For those who still are in favor of this train, I have two questions:
1.: Where will the electricity come from to run this thing? For some time now, all of us have a place on our PG&E bills that tells us which "rotating outage block" we are in. This, and the reading I have done over the yearss, tells me that the state often runs perilously close to running out of energy to make electricity
2. And where on earth will we get the money to run it safely and reliably, and to properly maintain the tracks and rolling stock?
No one in the CHSRA has ever said one word about either of those two issues.

As a rule I like trains and enjoy riding them, but not this California High Speed Rail system. It is too expensive and will never ever have even a fraction of the riders the CHSRA initially promised it would have. To do that, it would have to have many more riders than the entire NorthEast Corridor! And there is no place to put it that would not destroy homes and businesses, or take lanes away from already congested freeways, such as US 101.

CA HSR is really about MONEY. "Follow the money" and you will see that all the CHSRA has ever done is take billions of our hard-earned tax dollars and use them to line their pockets and those of their consultants. I am convinced that no one in the CHSRA really cares at all if this thing ever gets built, as long as they keep getting billions of our tax dollars. (Sorry to be so repetitious, but the money for this project does not come out of thin air or grow on trees; it comes right out of your pocket and my pocket and ever taxpayer's' pockets.)

Comments, anyone?


Posted by peninsula resident, a resident of Menlo-Atherton High School,
on Oct 16, 2013 at 5:54 pm

I agree with Louise68.

Respectfully, the comparison with BART is flawed in many ways. One of the big ones is that BART was a byproduct of funding bills passed by the legislature.

HSR, on the other hand, came as a result of Prop 1a, which has strict conditions that must be met for HSR to use the bond money. This language was a part of the proposition to PROTECT TAXPAYERS. And HSR has either not met ANY of them (full funding in reserves for the initial segment...full EIR clearance...2hr 40min between LA<->SF...must run profitably with no funding from taxpayers for operations...the list goes on), or has blatantly lied (there's no way they meet their projected passenger numbers. Complete fiction. SF and LA just don't have the population density to support their projections).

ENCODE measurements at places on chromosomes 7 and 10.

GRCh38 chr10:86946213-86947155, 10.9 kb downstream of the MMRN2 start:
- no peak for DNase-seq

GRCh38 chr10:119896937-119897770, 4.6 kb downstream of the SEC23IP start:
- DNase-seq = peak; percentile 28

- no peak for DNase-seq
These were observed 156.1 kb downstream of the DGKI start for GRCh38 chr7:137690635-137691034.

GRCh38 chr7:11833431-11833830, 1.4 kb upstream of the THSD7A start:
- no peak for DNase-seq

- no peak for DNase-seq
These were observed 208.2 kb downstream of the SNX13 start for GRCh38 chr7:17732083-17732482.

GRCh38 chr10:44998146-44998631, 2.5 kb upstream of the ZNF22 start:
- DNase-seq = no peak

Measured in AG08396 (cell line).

Propositions are not the same thing as legislation bills. They are much closer to being contracts than legislative bills. How would you feel if you signed a contract with a car dealer to pay $400/month for a BMW, but what you received was a Chevy Citation for $1200/month. I think that you would ENFORCE the contract.

And that is exactly what taxpayers are doing: forcing HSR to honor the contract, AS PASSED. Or don't use the money at all.

If HSR wants to build a HSR system in california, then try to pass a bill that actually matches what they can deliver, which is:

1) will always need taxpayer funding for year-to-year operations (it will never be profitable);
2) will cost about 80billion;
3) will take 3 hours between SF<->LA (and that's being charitable);
4) will figure out where the money will come to build it later;
5) will want exemptions from EIR requirements (which is ironic that liberals would want environmental considerations waved, but that's a topic for another day)


Pass THAT, then HSR can build their choo choo train. Otherwise, we want our prop 1a bond money back, since they clearly cannot meet the requirements of the contract.